There is nothing like the completely helpless feeling that comes when your child is really sick. When they look to you to make them feel better, and you just can’t. That kind of helplessness makes you feel guilty and inadequate. Add to those emotions the complete pity and heartbreak you feel for your sick child and your emotional cup runneth over. Add to that already overflowing cup the stress and demands of a job for two working parents whose careers march on, no matter who is sick at home, and you have a bonafide basket case for a mother.
Hi, I’m the basket case. Nice to meet you.
Bean has been sick for a while, and while I don’t share too much medical information about my family on my blog (one of those rare boundaries we have set as a family), I can tell you that I don’t think I’ve ever seen him this sick. We’ve been to the doctor three times in the past two weeks, and all three times the last part of our conversation with the doctor has been what signs to look for before we need to take him to the hospital.
Yeah, those conversations don’t leave you too warm and fuzzy on the inside.
He’ll get over this, I know. But until he does, our world is a little bit of an emotional mess.
As terrible as it sounds to say it out loud, mine and Chris’s jobs are a large part of the stress. I know that when children are sick, the parenting status quo is that everything goes on hold. And that’s all well and good, but it’s kind of BS, too. Yes, we can put everything on hold, but our jobs are still there. Students need to learn, Chris’s company needs someone to sign the paychecks, my language arts department needs a chair, Chris’s show must quite literally go on. And it goes without saying that we are 100% okay with those things being set aside while we care for our sick child, but the reality is that while we are sitting at his bedside or in the doctor’s office or – God forbid – in the hospital, in the back of our minds is that little nagging nugget of job responsibilities.
That doesn’t mean we don’t put things at work on hold. It doesn’t mean we don’t do whatever is needed to help our children get better. But doing those things is a lot easier said than done. Just because I set my priorities and put my family first doesn’t mean that my other responsibilities simply go away.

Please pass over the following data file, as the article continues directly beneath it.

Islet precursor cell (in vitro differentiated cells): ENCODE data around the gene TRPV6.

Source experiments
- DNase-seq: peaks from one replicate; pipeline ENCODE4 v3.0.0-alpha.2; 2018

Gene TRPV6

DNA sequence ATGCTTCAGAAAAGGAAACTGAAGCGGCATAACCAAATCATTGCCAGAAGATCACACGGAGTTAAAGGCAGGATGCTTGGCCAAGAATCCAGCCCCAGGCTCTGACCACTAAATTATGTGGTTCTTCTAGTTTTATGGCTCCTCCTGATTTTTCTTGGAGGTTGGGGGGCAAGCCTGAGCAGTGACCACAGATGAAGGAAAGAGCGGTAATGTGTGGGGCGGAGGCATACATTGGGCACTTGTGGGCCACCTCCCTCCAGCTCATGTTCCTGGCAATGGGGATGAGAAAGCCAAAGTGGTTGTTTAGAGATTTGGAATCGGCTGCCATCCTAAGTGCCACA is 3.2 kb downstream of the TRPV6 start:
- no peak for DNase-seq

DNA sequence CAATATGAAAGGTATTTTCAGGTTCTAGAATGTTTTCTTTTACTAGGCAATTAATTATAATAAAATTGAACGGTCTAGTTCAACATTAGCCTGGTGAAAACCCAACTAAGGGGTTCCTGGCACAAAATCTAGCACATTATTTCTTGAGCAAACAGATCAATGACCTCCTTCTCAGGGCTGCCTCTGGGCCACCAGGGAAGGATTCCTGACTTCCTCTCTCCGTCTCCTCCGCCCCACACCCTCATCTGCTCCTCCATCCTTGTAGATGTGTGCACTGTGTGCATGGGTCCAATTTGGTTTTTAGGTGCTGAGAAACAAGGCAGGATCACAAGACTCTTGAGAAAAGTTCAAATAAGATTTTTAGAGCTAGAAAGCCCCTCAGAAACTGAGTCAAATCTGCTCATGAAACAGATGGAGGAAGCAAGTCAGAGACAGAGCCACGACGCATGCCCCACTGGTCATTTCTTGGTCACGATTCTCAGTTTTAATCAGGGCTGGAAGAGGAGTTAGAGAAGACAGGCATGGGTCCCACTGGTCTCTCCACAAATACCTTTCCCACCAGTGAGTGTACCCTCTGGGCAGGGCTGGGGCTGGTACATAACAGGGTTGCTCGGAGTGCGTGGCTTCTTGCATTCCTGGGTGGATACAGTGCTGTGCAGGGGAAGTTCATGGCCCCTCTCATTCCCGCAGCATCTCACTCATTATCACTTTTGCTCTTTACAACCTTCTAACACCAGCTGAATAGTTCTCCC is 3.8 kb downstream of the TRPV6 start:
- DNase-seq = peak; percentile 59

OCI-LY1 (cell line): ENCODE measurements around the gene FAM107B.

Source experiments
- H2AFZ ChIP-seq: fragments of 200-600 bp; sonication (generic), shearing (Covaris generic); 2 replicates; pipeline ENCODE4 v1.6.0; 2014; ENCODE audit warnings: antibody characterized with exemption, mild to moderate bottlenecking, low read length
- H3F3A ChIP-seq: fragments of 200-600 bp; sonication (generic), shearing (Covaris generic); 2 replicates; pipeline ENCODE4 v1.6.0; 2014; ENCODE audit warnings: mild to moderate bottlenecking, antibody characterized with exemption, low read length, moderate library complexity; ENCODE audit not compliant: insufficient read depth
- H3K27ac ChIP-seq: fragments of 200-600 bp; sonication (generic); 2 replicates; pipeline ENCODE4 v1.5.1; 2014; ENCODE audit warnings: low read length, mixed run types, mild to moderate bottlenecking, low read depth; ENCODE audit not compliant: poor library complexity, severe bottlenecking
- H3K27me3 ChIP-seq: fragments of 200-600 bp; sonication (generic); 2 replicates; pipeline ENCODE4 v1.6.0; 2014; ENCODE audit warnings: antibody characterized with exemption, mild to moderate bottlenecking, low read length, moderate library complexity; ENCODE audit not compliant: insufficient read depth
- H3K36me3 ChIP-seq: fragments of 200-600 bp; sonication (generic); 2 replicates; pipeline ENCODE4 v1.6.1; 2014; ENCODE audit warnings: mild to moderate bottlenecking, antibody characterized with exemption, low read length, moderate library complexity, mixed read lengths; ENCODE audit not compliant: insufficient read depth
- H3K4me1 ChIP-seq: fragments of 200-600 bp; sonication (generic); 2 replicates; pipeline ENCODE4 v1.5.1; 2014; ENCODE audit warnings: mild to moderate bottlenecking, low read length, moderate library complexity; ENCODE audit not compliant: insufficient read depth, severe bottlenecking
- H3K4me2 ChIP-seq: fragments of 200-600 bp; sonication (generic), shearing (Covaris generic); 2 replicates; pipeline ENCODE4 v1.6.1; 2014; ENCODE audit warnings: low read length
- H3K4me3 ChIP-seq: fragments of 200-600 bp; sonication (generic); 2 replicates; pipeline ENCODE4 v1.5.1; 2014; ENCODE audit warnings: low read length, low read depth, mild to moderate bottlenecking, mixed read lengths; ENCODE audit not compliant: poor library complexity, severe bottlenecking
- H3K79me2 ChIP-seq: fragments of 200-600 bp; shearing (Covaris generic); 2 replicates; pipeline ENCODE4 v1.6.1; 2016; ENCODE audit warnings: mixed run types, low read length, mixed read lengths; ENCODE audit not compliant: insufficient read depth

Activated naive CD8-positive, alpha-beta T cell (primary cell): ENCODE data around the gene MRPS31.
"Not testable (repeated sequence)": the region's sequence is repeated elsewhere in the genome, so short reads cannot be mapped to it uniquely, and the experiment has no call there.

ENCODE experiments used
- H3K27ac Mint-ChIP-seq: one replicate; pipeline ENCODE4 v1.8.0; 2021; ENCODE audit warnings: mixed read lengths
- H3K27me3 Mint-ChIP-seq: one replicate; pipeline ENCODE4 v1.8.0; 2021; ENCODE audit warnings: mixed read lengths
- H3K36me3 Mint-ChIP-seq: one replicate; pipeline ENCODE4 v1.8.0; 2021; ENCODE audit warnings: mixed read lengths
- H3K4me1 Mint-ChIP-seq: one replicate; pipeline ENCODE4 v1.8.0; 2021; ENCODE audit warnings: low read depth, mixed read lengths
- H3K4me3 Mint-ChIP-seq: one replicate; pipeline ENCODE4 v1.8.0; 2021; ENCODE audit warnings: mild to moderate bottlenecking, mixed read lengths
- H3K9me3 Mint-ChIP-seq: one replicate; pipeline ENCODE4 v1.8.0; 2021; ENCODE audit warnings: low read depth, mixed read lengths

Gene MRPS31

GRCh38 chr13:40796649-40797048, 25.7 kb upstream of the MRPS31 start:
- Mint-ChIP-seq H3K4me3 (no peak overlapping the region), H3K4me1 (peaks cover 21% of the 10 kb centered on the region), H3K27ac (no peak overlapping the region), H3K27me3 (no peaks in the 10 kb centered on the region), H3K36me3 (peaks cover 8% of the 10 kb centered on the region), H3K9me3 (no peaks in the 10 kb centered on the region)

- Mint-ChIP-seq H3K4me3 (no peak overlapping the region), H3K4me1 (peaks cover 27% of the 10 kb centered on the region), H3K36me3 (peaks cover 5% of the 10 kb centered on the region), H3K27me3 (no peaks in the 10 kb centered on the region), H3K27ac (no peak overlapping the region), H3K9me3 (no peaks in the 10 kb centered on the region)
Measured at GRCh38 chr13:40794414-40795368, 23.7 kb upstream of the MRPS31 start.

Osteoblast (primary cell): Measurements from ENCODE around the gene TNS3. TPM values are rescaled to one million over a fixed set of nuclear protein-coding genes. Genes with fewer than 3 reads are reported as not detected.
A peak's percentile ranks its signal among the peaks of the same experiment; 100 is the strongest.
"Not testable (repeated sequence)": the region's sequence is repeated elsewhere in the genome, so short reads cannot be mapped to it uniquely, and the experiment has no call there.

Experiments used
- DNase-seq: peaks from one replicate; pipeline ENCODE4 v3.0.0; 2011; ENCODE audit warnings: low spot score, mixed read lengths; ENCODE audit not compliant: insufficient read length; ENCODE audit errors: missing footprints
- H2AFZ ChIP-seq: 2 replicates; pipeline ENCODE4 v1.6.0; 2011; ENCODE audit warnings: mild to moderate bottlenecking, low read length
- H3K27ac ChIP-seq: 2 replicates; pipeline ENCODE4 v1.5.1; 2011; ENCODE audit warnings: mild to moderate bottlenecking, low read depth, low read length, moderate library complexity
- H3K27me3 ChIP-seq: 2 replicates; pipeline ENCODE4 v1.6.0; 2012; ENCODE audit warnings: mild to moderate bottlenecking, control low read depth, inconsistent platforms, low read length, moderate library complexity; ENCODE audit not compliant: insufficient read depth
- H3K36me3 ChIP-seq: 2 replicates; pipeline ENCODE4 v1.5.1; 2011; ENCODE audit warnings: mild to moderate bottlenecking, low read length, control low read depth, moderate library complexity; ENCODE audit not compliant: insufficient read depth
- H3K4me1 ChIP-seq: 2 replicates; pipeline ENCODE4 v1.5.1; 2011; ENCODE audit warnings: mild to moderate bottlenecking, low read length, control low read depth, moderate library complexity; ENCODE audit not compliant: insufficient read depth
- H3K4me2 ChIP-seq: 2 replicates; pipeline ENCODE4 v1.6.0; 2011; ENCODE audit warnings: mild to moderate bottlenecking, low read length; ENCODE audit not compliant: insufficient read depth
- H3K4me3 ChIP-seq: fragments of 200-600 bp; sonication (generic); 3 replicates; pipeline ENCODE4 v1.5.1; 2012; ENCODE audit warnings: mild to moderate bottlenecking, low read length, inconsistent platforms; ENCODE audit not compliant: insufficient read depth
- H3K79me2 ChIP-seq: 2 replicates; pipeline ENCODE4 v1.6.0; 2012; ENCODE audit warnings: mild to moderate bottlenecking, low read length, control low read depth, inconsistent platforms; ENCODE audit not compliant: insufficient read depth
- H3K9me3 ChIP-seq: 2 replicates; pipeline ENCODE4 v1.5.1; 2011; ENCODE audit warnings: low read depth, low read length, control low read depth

So on top of all the emotions that come with a sick child, there is the working mom guilt for me. Guilt that I even have to stop and think about my job when I have a sick child at home, and guilt that I’m not fulfilling my responsibilities outside of the home, too. It’s a very delicate double-edged sword for working parents, and one that I’m sure sounds absolutely ridiculous to someone who doesn’t work outside the home.
I try not to get caught up too often in the working mom guilt trap because the truth is that I love working and 99.9% of the time, it is the right thing for my family. My job provides health insurance and helps pay the bills. It is necessary, but it’s more than just a necessity. Chris and I love that our kids are in daycare. We really do. We love what they learn and how they grow, and while it may not be the right thing for every family, it is the right thing for our family. And so, most of the time, I really don’t struggle with working mom guilt.
Except when things like this happen. When times like these happen. When medicine and fluids and luke warm baths and humidifiers and breathing treatments are nothing compared to a good snuggle on mommy’s lap. Let me tell you, they don’t call us Dr. Mom for nothing…
And so, during times like these, I remind myself that this is temporary and that if I have to lower my professional standards for a while to make sure my children get everything they need and more from me, it’s not the end of the world. Yes, the guilt will creep into my mind, but I pray it away and remind myself that none of this is really not in my hands after all.
Which is good because the only thing in my hands right now are Michael’s little hands. And that’s just how it’s supposed to be.